Crude oil is an immensely complex mixture that contains thousands of distinct elemental compositions with hydrogen, carbon, oxygen, nitrogen, and sulfur atoms. The chemical fingerprint of a crude oil varies depending on its origin and degree of weathering, a phenomenon which includes biodegradation. This dissertation focuses on chemical composition of crude oil and its biodegradation with an emphasis on biosouring, an enzymatic process in which Sulfate Reducing microbial Communities (SRCs) reduce sulfate, thiosulfate, and elemental sulfur to sulfide. Biosouring in crude oil reservoirs results in hydrogen sulfide production, precipitation of metal sulfide complexes, increased industrial costs of petroleum production, and exposure issues for personnel. Potential treatment strategies for biosouring include the injection of nitrate or perchlorate anions into crude oil reservoirs. The objectives of this dissertation include development of new analytical techniques and their application to characterize the chemical composition of crude oil, and how it changes during biosouring and treatments, including substrate consumption and product formation.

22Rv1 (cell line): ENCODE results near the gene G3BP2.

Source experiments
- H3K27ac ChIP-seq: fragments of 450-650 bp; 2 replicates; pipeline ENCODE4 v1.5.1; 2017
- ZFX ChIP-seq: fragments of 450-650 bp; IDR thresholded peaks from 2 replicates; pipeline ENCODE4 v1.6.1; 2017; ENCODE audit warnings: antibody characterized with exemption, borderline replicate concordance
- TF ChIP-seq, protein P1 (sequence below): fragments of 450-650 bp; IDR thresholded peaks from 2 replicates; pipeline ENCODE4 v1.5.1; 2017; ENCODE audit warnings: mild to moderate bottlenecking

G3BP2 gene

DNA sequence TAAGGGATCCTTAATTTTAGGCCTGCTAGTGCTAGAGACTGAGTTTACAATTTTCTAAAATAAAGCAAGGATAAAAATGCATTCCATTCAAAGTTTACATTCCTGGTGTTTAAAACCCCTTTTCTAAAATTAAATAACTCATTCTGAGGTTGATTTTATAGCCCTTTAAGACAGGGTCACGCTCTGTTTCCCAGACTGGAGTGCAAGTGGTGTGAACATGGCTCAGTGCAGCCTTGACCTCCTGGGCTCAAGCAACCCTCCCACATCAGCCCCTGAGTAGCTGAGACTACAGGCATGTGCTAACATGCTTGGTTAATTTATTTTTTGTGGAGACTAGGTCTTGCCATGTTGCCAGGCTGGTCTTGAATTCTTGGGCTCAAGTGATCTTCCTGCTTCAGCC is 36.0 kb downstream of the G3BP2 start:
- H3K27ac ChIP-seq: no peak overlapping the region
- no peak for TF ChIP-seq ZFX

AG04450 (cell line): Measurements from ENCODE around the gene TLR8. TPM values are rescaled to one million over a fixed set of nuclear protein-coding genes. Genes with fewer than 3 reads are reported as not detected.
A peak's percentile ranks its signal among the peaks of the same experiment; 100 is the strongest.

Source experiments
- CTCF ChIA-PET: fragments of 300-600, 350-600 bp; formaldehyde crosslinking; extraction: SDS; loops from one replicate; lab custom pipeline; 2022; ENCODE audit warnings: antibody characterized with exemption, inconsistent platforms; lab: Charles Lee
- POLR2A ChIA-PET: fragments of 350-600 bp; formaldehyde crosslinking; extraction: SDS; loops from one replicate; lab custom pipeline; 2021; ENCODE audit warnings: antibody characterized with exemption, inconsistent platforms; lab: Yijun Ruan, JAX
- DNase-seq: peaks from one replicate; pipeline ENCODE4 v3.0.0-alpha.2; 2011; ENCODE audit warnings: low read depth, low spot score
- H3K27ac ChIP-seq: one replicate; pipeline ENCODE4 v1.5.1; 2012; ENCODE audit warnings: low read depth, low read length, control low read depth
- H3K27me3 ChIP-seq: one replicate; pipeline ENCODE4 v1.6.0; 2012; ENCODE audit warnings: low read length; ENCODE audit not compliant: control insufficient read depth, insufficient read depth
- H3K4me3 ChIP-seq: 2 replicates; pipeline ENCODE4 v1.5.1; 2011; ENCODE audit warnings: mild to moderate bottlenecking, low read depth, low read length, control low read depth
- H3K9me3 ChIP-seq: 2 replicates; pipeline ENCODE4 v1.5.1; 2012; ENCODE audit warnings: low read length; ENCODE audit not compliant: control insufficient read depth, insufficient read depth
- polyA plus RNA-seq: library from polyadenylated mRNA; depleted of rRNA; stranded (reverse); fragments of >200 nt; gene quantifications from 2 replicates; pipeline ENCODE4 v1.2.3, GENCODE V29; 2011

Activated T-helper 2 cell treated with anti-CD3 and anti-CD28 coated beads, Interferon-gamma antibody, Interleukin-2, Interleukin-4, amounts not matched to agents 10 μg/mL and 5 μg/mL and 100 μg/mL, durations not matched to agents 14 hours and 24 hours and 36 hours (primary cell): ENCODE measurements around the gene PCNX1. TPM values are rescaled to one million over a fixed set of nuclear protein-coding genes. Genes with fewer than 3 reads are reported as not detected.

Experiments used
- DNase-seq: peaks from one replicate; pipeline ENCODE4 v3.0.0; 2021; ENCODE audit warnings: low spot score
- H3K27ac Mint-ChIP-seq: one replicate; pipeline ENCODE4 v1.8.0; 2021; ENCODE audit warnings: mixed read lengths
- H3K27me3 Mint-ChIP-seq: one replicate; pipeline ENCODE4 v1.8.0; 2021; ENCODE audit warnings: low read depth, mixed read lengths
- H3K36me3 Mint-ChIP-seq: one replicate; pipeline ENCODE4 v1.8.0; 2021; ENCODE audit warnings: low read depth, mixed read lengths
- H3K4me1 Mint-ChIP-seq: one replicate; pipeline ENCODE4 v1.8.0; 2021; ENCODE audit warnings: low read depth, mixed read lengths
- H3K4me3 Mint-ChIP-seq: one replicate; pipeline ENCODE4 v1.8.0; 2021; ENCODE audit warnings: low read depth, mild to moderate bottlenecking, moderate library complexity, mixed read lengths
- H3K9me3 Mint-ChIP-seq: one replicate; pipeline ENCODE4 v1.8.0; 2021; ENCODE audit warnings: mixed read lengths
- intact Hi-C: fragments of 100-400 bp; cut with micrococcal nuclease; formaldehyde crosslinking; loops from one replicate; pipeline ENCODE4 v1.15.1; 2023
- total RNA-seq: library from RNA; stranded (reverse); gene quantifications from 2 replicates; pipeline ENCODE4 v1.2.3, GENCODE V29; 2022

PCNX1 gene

Chapter 1 introduces the motivations for the research and analytical methods applied, including single and multi-dimensional gas chromatography with vacuum ultraviolet ionization and time-of-flight mass spectrometry (GC-VUV-TOF and GCxGC-VUV-TOF), gas chromatography combined with variable ionization time-of-flight-mass spectrometry (GC-Select-eV-TOF-MS), and Fourier transform ion cyclotron resonance mass spectrometry (FT-ICR MS) combined with electrospray ionization. Chapter 1 then describes the experiments done examining biotransformations under different reducing environments and with different crude oils.